Use all grant and contract funds only for their intended purpose. Investigators must not use federal funds to perform research for a company with which they have a financial relationship (unless this is the explicit purpose of the mechanism used to fund the research, such as Small Business Innovation Research or Small Business Technology Transfer grants). Others who are involved with the company may not understand the constraints on grant recipients in academic institutions and may encourage or expect the diversion of funds to activities that benefit the company more directly.

When owning significant (using PHS/NSF definition) equity (stocks or options) in a company that is sponsoring research in your laboratory, understand that this poses unique challenges and risks for maintaining objectivity in research because it has a larger potential for financial gain than other forms of compensation.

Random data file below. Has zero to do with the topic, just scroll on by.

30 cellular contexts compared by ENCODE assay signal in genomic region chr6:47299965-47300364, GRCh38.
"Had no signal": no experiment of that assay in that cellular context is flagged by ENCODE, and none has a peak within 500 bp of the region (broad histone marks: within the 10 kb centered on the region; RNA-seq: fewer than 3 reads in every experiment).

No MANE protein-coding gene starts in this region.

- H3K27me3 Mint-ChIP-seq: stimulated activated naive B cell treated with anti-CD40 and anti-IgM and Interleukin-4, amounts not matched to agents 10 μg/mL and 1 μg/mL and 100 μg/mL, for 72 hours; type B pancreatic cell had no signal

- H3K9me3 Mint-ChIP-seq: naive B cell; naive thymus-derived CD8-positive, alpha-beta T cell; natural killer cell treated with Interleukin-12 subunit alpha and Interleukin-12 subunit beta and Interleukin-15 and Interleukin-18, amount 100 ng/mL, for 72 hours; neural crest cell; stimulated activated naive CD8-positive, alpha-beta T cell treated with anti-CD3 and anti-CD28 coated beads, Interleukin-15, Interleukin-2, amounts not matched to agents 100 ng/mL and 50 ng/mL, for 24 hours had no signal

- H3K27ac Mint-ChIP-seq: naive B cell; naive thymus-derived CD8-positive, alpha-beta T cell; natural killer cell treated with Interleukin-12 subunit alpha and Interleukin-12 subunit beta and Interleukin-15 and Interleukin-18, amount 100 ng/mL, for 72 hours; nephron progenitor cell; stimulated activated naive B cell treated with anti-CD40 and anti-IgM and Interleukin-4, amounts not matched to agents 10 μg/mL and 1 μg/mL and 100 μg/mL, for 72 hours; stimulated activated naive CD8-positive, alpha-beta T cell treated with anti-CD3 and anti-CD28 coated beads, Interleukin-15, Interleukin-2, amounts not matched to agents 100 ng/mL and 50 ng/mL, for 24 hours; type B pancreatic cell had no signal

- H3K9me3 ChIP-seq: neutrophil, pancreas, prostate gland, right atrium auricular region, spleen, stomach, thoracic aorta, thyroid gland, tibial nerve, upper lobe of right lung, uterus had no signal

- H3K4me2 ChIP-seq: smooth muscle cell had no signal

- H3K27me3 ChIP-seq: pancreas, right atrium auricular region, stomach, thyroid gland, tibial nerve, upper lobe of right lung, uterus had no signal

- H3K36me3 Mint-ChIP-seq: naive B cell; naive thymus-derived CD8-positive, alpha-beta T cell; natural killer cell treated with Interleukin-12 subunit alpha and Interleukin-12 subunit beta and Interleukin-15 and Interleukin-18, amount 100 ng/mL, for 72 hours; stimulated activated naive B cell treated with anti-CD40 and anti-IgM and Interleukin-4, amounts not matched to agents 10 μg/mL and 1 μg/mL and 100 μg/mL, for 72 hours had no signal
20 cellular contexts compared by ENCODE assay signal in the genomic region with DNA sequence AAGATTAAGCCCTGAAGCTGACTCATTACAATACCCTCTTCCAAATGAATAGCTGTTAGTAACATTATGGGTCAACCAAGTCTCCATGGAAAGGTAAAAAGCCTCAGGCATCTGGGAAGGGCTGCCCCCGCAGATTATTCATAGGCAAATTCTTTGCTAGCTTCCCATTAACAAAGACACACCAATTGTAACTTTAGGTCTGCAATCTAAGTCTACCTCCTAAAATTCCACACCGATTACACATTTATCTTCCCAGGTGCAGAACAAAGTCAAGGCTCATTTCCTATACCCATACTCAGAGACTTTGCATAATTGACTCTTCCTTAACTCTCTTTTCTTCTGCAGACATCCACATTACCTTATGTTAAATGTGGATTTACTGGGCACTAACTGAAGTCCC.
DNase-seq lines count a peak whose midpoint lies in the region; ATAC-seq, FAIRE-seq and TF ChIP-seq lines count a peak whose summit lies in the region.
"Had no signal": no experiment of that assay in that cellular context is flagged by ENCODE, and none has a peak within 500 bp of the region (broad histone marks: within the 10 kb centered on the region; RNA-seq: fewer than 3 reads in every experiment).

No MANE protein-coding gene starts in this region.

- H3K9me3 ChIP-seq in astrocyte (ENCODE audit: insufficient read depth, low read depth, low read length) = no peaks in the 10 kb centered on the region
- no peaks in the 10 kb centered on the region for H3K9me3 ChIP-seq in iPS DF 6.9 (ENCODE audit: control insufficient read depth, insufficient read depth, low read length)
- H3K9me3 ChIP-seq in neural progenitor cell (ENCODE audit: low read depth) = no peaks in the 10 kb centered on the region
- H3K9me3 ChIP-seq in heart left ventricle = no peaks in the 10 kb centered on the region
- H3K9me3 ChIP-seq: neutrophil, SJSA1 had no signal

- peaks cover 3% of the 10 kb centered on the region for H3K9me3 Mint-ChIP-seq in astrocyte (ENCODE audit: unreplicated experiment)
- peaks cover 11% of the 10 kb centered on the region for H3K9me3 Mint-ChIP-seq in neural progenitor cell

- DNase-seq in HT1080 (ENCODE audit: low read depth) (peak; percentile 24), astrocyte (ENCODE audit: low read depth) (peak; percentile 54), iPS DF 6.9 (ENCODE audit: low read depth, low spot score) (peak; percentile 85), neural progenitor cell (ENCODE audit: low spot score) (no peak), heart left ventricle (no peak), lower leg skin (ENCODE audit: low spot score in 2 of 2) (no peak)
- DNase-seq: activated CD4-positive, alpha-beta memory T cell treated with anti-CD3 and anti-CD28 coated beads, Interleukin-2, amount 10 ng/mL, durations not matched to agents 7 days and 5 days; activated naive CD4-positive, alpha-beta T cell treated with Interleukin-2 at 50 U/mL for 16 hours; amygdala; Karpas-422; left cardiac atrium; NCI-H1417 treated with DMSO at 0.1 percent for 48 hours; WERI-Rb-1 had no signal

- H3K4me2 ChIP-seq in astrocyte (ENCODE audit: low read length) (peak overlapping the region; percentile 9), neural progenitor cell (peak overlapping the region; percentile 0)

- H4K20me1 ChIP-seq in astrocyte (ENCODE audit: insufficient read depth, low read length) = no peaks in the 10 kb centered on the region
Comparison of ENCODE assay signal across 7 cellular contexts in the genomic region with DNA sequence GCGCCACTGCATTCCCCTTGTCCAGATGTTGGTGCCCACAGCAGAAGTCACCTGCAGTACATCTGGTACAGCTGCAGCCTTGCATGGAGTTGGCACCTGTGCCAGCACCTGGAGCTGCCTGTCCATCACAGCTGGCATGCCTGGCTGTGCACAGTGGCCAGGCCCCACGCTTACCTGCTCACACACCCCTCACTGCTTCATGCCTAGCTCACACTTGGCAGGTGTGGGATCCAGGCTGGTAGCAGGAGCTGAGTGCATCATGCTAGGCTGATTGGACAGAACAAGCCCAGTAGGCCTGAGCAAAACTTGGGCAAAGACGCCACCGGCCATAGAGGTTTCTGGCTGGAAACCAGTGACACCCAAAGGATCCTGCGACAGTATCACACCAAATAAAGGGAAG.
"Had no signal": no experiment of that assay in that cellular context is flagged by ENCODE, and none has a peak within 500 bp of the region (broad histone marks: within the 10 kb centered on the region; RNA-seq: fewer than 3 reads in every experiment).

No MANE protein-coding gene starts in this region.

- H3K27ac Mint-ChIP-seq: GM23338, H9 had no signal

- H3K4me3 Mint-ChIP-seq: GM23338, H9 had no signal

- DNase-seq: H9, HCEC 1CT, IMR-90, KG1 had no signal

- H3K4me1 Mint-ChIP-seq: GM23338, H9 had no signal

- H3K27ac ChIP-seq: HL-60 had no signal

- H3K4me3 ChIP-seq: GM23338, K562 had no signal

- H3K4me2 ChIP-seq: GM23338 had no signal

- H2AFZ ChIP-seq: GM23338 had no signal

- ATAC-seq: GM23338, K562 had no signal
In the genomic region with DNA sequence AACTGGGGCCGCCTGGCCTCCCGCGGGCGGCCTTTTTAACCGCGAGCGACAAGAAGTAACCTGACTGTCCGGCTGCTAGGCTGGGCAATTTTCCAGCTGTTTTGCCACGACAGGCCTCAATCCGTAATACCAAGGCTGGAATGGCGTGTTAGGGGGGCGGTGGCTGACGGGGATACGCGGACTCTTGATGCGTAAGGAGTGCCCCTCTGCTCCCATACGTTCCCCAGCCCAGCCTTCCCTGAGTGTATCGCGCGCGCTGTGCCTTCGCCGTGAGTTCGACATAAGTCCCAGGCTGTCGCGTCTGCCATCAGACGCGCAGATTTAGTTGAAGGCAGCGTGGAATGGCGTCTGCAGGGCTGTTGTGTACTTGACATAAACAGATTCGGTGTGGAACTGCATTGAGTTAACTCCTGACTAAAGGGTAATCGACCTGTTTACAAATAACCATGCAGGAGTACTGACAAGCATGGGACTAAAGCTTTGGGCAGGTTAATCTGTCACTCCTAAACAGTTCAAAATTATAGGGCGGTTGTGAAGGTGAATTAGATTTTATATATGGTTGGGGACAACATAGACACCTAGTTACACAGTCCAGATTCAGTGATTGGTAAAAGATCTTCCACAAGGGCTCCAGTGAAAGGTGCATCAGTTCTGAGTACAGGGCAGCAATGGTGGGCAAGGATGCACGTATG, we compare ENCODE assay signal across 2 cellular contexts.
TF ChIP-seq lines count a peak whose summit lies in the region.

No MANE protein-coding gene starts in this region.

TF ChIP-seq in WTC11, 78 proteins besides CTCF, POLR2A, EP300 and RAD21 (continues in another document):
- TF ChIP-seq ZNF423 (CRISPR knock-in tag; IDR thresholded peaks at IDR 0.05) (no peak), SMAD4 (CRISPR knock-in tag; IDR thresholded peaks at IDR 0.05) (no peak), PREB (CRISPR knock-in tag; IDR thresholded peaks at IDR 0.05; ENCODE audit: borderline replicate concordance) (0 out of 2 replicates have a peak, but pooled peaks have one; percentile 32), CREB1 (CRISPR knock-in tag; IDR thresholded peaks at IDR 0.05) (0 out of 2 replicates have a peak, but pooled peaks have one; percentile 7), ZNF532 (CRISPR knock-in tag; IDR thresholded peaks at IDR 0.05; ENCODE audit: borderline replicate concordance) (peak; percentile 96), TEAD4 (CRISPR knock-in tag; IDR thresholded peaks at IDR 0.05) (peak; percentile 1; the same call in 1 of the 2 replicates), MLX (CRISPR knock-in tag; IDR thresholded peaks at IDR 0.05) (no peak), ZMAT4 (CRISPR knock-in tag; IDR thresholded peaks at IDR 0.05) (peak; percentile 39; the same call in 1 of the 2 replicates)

Investigators should disclose the equity interest promptly and accurately so that the institution can monitor and manage them. Investigators holding supervisory roles in the university should pay special attention to risks because they may be responsible for the review and oversight of faculty members/investigators relationships with industry.